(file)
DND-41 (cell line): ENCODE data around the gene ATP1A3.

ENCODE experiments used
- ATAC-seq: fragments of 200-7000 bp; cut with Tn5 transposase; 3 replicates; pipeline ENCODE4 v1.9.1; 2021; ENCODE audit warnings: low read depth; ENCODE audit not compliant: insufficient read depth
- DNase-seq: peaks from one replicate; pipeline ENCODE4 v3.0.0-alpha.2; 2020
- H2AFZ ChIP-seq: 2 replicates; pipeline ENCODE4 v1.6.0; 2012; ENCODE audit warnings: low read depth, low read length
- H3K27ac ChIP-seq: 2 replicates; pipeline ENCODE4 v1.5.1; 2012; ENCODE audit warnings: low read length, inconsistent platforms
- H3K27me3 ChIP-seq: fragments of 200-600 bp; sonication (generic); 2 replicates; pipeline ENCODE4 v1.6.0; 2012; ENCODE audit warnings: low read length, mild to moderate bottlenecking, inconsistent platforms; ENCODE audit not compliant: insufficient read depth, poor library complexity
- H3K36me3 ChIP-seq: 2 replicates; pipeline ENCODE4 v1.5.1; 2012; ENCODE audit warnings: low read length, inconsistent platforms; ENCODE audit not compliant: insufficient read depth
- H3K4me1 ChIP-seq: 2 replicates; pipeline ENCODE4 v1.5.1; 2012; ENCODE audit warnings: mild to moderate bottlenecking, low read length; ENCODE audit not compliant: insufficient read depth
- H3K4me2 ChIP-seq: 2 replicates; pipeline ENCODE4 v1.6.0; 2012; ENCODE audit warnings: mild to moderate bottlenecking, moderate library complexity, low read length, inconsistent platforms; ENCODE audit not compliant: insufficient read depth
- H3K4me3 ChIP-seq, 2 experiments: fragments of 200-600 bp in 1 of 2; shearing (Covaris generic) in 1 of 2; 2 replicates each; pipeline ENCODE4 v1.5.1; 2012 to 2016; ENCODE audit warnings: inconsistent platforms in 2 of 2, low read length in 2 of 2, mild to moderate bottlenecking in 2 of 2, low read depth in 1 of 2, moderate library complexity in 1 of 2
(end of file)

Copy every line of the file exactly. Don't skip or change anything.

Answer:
DND-41 (cell line): ENCODE data around the gene ATP1A3.

ENCODE experiments used
- ATAC-seq: fragments of 200-7000 bp; cut with Tn5 transposase; 3 replicates; pipeline ENCODE4 v1.9.1; 2021; ENCODE audit warnings: low read depth; ENCODE audit not compliant: insufficient read depth
- DNase-seq: peaks from one replicate; pipeline ENCODE4 v3.0.0-alpha.2; 2020
- H2AFZ ChIP-seq: 2 replicates; pipeline ENCODE4 v1.6.0; 2012; ENCODE audit warnings: low read depth, low read length
- H3K27ac ChIP-seq: 2 replicates; pipeline ENCODE4 v1.5.1; 2012; ENCODE audit warnings: low read length, inconsistent platforms
- H3K27me3 ChIP-seq: fragments of 200-600 bp; sonication (generic); 2 replicates; pipeline ENCODE4 v1.6.0; 2012; ENCODE audit warnings: low read length, mild to moderate bottlenecking, inconsistent platforms; ENCODE audit not compliant: insufficient read depth, poor library complexity
- H3K36me3 ChIP-seq: 2 replicates; pipeline ENCODE4 v1.5.1; 2012; ENCODE audit warnings: low read length, inconsistent platforms; ENCODE audit not compliant: insufficient read depth
- H3K4me1 ChIP-seq: 2 replicates; pipeline ENCODE4 v1.5.1; 2012; ENCODE audit warnings: mild to moderate bottlenecking, low read length; ENCODE audit not compliant: insufficient read depth
- H3K4me2 ChIP-seq: 2 replicates; pipeline ENCODE4 v1.6.0; 2012; ENCODE audit warnings: mild to moderate bottlenecking, moderate library complexity, low read length, inconsistent platforms; ENCODE audit not compliant: insufficient read depth
- H3K4me3 ChIP-seq, 2 experiments: fragments of 200-600 bp in 1 of 2; shearing (Covaris generic) in 1 of 2; 2 replicates each; pipeline ENCODE4 v1.5.1; 2012 to 2016; ENCODE audit warnings: inconsistent platforms in 2 of 2, low read length in 2 of 2, mild to moderate bottlenecking in 2 of 2, low read depth in 1 of 2, moderate library complexity in 1 of 2